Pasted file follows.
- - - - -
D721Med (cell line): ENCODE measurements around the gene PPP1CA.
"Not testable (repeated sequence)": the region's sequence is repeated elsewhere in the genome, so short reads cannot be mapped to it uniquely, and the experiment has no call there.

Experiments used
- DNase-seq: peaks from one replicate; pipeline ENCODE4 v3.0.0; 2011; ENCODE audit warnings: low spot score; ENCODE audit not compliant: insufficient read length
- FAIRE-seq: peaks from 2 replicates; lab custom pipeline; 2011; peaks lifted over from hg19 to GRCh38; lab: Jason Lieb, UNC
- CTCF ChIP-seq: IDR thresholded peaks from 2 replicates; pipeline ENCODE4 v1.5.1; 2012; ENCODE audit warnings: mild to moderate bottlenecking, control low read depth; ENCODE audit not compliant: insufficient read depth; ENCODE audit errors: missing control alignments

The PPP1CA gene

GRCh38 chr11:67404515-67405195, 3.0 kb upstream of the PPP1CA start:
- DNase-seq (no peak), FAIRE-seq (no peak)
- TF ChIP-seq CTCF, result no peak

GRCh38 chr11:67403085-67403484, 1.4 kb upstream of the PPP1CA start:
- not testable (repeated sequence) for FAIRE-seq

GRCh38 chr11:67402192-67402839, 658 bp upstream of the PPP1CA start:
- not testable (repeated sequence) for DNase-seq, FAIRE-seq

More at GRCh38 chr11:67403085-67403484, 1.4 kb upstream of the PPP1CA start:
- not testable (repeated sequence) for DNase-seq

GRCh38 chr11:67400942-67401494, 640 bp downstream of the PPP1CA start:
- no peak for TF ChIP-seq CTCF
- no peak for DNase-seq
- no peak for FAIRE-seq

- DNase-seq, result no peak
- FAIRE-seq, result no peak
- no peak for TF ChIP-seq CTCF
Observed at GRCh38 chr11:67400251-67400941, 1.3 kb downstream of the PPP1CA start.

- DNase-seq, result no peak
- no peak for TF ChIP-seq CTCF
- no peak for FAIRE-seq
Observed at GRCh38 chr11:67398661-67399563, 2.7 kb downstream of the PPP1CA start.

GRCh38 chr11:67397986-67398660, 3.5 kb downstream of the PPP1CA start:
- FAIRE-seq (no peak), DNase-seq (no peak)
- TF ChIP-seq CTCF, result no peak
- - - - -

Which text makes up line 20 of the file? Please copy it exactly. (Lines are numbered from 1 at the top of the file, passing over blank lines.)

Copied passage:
- no peak for FAIRE-seq